Nick Jr. Channel is historically associated with Nickelodeon. He also broadcasts programs for children, but his target audience is the smallest viewers. Interactive educational cartoons are broadcast, with special attention paid to developmental activities. Colorful characters teach boys and girls how to count, write, read, distinguish colors and interact with the world around them. And funny stories and a simple form of presenting the material do not let you get bored in the learning process.
Meaning and History
Nickelodeon used to broadcast a block of programming for preschool children. By 1987, the amount of content had grown so much that the project managers decided to separate it into a separate brand – Nick Junior. And a year later, he was renamed Nick Jr. The rebranding was completed in mid-1989 and led to the emergence of an entire identity system, where the orange and blue logo with an inscription occupied the central place.
However, the word mark was shown very rarely on the screen. Designers have developed many icons of different shapes: in the form of rockets, mushrooms, elephants, flowers, snails, and other figures associated with cartoon characters. A common configuration united them: there was always a large orange element on the left, and on the right – a small and light blue one. One part had the inscription “NICK,” and the other – “JR.” The typography was the same in all cases.
These same graphic symbols were later used for Nick Jr. It appeared much later (in 2009) and was named after the Nickelodeon block of the same name. The conglomerate ViacomCBS Inc., which owns all the brands, counted Nick Jr. a worthy replacement for the Noggin TV network. Its identity also traces the features of the Nickelodeon corporate identity, but the designers tried to give the logo individuality.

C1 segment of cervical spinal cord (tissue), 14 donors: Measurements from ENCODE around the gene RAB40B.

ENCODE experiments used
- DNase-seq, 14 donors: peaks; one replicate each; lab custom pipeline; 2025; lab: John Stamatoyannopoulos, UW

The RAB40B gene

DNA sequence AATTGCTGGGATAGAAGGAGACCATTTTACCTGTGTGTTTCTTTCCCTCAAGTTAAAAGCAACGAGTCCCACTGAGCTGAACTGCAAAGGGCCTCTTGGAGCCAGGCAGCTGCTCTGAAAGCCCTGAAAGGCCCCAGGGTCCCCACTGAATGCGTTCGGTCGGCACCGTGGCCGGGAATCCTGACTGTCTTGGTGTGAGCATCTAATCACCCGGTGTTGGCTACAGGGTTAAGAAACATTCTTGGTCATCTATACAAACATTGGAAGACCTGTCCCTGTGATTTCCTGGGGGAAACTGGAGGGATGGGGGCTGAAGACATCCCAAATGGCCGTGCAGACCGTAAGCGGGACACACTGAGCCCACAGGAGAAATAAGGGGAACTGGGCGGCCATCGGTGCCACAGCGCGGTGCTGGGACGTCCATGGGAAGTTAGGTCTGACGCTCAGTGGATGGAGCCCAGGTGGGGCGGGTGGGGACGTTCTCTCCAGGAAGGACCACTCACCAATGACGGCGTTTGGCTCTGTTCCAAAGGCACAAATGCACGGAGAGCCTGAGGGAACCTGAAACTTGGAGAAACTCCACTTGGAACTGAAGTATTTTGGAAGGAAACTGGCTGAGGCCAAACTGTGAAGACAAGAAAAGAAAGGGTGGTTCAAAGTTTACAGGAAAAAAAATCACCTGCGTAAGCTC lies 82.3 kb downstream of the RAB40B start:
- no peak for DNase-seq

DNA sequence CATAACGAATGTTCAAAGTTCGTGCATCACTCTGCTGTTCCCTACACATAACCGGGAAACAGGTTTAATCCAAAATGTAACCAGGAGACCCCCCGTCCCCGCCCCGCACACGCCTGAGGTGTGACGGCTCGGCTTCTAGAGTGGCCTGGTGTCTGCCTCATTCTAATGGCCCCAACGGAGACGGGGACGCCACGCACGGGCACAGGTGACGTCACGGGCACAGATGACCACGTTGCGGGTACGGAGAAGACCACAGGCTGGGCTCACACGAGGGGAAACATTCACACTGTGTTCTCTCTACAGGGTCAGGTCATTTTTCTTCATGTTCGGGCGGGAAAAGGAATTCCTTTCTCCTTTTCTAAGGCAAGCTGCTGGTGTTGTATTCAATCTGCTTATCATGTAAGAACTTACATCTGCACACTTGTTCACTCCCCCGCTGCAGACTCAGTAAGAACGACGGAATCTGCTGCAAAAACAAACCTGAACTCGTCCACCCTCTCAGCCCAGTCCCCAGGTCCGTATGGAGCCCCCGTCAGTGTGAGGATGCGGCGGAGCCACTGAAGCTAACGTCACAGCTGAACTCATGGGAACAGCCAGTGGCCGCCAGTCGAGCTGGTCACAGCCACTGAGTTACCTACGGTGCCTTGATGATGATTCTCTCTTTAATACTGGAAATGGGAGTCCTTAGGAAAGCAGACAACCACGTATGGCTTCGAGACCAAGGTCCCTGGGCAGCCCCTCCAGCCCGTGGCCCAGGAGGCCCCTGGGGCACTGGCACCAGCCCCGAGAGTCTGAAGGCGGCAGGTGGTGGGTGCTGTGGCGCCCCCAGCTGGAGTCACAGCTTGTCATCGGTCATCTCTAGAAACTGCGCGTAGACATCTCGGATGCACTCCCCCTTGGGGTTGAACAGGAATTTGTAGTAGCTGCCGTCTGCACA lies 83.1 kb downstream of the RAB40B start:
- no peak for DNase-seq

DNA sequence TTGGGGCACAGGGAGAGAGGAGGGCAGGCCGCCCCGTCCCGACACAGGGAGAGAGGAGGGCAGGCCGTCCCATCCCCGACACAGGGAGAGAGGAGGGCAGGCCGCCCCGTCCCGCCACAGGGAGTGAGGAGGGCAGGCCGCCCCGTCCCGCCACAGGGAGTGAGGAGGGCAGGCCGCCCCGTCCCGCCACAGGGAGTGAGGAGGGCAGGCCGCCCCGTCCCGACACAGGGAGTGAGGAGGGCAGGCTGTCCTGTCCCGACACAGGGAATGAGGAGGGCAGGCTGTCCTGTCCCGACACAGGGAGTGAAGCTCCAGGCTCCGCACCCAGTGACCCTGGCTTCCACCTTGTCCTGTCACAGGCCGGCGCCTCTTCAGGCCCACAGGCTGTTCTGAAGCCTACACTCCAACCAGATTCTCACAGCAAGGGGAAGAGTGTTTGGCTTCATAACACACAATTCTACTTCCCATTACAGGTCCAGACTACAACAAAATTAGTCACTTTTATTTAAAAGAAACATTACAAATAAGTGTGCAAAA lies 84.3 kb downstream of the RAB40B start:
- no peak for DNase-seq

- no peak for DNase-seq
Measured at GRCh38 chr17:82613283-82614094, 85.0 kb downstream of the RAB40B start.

In the first advertisements, the preschool block was represented by a round orange wordmark. This symbol appeared before the renaming of Nick Junior to Nick Jr. because the full version of the name was written inside the circle, without abbreviations. The designers split the text into two lines and angled it to make the emblem look like an unevenly pasted sticker. They specially made the inscription white because, this way, the letters stood out better against a bright background.
1988 – 2009
During the rebranding process, the logo has changed. It contained the block name Nick Jr. in two colors: orange and light blue. A bright sunny hue was used for the first word and sky blue for the second. There was no dot at the end. Perhaps the design creators considered it an unnecessary element and did not want to overload the image with small details. The entire inscription was converted to upper case, but the first “N” and “J” towered above the rest of the letters. For the design of the text, the developers have chosen a streamlined font, Balloon Extra Bold, with a slight slant to the left.
2009 – present
Nick Jr. Channel was released in 2009. It got its name in honor of the gearbox for preschool children. Nickelodeon adapted its logo to its corporate identity. Hence, the first half of the inscription (“nick”) exactly copies the beginning of the Nickelodeon word mark and consists of the same orange lowercase letters. The second part (“jr”) is traditionally light blue. In the end, for the first time in the history of the brand, a dot appeared – large and round, like a ball.
Font and Colors of the Emblem
The core of Nick Jr.’s visual system. – logo with the brand name. It is made in a playful style and is designed to attract the attention of children. The “i” looks most unusual: its vertical part merges with the point. At the same time, a thin line stretches between the two parts of the letter, as if they used to be one whole, but now they have begun to separate.
Nickelodeon and Nick Jr.’s typography coincides because the logos of these two channels were created simultaneously. A common custom font unites them with a rounded shape. Initially, the design had no analogs, but in 2016 the Litebulb Bold typeface was developed on its basis.
The color palette contains only two shades: orange (PMS Orange 021) and light blue (PMS 306). They divide the inscription into two parts and do not mix.